Over the generations that this country has seen, the views and perspectives of women in higher education have changed drastically. There have been many progressive steps taken over the past few decades that have moved women’s rights in higher education and in return in the workforce closer to the end goal of equality.
However, a single letter to Princeton University’s newspaper is seemingly trying to not only take the mindset of women backwards, but slandering the intelligence of men that happen to attend other Ivy League universities. Susan Patton was one of the first women to graduate from Princeton, and now has two children attending her alma mater. Patton was quoted in several news articles and film coverages with words of advice both bold and shocking, such as “Here’s what no one is telling you: find a husband on campus before you graduate” and even “Men regularly marry women who are younger and less intelligent…ultimately it will frustrate you to be with a man that just isn’t as smart as you.”
When I looked at multiple articles and interviews about this subject, I began to notice a trend in the answers to certain questions. While students that were interviewed partially agreed with the claims that Patton made in the letter, they all seemingly agreed that they are too young to be looking for husbands right now. Others said the quite obvious, that they worked so hard in high school to get into the university; it was for education, not for matchmaking.
One of the biggest problems that I had with the letter was the simple fact that it is 2013 and a woman that was one of the first of her kind to graduate from one of the top universities in the country is seriously advising the “MRS Degree” to the young women at this college. As I am sure most of you know, getting into an Ivy League school is no walk in the park. It is hard work and something that millions of high school students prepare for most of their lives, and unfortunately, what most are never able to achieve.
Women were once never allowed to attend college or even pursue higher education because it was a socially constructed belief that women did not need or could not properly use the skills that they were given through the education system. It was also a common belief that if women knew more than they were supposed to then their heads would swell too large, and in return, their uterus would shrink, making them less likely to conceive.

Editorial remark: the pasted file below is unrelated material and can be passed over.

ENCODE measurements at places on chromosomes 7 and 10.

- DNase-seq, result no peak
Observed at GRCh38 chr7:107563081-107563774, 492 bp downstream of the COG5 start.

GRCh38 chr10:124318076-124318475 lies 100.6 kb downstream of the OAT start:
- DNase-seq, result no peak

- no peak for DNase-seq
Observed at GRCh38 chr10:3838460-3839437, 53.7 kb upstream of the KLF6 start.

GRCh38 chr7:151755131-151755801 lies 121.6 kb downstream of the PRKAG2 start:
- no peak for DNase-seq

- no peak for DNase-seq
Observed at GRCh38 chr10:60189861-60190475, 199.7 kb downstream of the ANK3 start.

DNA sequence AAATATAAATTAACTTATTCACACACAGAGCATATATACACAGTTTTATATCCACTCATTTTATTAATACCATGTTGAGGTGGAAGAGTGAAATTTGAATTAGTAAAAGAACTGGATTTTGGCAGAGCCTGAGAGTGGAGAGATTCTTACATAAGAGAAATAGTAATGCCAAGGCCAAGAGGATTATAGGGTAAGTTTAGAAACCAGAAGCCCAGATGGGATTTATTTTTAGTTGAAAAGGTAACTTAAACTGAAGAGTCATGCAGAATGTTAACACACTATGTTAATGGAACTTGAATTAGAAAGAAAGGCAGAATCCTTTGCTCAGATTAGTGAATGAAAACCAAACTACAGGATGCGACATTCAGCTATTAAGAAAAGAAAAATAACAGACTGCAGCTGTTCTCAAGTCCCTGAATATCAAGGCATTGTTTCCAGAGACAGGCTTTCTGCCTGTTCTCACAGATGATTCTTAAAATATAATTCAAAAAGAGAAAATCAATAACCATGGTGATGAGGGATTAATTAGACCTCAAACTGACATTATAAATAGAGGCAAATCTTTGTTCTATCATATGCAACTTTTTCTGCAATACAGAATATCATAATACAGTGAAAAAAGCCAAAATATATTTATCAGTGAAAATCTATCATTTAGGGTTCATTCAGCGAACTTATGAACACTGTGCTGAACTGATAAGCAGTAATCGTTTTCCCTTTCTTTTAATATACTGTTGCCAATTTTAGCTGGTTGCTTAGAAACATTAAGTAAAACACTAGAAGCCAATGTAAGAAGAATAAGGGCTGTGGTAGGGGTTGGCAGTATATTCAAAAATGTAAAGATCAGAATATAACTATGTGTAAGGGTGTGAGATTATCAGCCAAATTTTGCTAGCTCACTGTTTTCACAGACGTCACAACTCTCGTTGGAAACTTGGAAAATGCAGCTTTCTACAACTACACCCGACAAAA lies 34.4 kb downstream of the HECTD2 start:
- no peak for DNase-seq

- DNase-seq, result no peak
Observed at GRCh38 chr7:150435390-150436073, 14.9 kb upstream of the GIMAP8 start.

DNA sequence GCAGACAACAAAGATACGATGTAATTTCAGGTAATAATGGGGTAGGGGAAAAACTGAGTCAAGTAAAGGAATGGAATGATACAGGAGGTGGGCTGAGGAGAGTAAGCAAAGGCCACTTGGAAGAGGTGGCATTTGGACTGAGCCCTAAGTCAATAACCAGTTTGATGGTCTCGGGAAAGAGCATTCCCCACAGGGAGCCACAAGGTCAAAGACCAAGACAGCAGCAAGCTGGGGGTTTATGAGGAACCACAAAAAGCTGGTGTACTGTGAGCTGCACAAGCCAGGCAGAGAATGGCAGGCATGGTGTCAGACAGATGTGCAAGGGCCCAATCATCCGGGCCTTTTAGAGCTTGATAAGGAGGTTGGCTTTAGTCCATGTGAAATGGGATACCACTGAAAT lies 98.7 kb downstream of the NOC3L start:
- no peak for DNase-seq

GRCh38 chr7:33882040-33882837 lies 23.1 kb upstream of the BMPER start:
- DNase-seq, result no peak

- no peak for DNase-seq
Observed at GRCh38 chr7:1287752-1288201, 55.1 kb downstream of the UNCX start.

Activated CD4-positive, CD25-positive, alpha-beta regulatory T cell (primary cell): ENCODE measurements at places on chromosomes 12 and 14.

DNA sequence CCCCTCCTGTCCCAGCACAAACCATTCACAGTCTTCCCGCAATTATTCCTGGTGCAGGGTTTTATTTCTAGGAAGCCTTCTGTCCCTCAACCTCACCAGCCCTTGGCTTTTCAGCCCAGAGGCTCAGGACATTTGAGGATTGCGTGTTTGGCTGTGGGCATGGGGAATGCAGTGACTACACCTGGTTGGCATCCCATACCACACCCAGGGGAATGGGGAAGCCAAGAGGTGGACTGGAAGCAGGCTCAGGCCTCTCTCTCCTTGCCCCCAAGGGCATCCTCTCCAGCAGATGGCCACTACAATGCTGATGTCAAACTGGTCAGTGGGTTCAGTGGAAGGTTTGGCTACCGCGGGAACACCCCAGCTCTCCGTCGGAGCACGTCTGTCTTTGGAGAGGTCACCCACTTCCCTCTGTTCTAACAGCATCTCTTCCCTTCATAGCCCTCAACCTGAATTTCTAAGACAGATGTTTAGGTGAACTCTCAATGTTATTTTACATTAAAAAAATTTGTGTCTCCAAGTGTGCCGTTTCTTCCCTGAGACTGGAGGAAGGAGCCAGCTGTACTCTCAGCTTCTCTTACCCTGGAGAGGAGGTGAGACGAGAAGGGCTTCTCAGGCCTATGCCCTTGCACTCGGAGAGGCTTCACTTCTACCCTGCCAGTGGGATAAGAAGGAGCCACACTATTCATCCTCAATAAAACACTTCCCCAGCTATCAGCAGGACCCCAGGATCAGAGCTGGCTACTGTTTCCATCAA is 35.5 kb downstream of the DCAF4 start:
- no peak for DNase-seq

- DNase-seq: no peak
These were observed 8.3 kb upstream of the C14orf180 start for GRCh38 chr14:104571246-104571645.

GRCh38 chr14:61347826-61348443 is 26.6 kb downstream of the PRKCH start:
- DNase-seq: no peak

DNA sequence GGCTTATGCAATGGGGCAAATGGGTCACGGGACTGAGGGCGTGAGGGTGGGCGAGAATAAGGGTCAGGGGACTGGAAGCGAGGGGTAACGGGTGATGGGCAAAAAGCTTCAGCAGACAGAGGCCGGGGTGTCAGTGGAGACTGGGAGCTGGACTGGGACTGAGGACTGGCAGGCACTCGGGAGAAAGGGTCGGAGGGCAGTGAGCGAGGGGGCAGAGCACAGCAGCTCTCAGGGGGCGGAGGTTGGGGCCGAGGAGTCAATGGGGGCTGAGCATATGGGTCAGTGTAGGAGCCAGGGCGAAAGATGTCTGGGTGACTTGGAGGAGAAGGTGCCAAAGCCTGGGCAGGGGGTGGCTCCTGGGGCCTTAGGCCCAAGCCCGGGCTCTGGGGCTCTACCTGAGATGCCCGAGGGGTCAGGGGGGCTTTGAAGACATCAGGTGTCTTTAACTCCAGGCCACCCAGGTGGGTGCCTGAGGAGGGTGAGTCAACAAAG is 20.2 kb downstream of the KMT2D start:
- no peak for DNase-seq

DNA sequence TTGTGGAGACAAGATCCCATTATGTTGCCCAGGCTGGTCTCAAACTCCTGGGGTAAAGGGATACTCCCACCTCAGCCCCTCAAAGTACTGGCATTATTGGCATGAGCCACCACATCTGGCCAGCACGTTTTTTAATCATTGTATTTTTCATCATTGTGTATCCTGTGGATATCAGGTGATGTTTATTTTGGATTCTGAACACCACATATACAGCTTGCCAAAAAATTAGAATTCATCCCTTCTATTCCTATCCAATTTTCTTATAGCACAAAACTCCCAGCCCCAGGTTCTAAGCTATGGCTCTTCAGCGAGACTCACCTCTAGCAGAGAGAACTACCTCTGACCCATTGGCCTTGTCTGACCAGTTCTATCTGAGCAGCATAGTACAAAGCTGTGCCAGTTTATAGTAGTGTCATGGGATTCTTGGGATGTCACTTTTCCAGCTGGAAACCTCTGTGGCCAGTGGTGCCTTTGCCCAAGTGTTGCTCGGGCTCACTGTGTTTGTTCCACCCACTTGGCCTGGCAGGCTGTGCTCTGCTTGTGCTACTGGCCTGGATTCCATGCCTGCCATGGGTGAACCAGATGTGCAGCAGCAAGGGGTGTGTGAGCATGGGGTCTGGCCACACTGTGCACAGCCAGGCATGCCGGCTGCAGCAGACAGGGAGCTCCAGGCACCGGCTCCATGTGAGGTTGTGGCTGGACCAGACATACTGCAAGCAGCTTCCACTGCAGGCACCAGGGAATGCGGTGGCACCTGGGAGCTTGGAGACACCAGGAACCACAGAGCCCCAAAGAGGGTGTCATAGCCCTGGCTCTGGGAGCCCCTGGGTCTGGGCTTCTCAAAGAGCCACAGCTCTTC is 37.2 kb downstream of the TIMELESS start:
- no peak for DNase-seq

There is more to question in Patton’s words of advice than just a woman’s desire of being at an institution such as Princeton only for relationship advantages. The letter is dripping with hetero-normative language and implications. Being the director of the LGBTQ Resource Center here at Bellevue College for almost two years has granted me a fine eye for such language. The fact that it is assumed in Patton’s language that a woman needs to find a man, and that men look for younger less intelligent women is completely preposterous. It is possible for women to seek women, men, transgender persons, or for those lovely women that identify as asexual, no one. It is also just as likely for a man to not get married, and if he does, to someone that is gender queer, intersex, or again, no one at all. The thought and belief that men and women only seek the opposite sex, and that getting married to someone is seriously a priority while in schooling, let alone an Ivy League is shocking not just to me, but others all around the country, and it seems to be the exact opposite of the progress our nation is trying so desperately to make. It seems to me that Patton has forgotten a few things: the progressive and successful generation she was able to be a part of, and the university in which she was educated at. A Princeton woman should have more grace in her articulation when giving advice to the young men and women that once walked the halls that she did.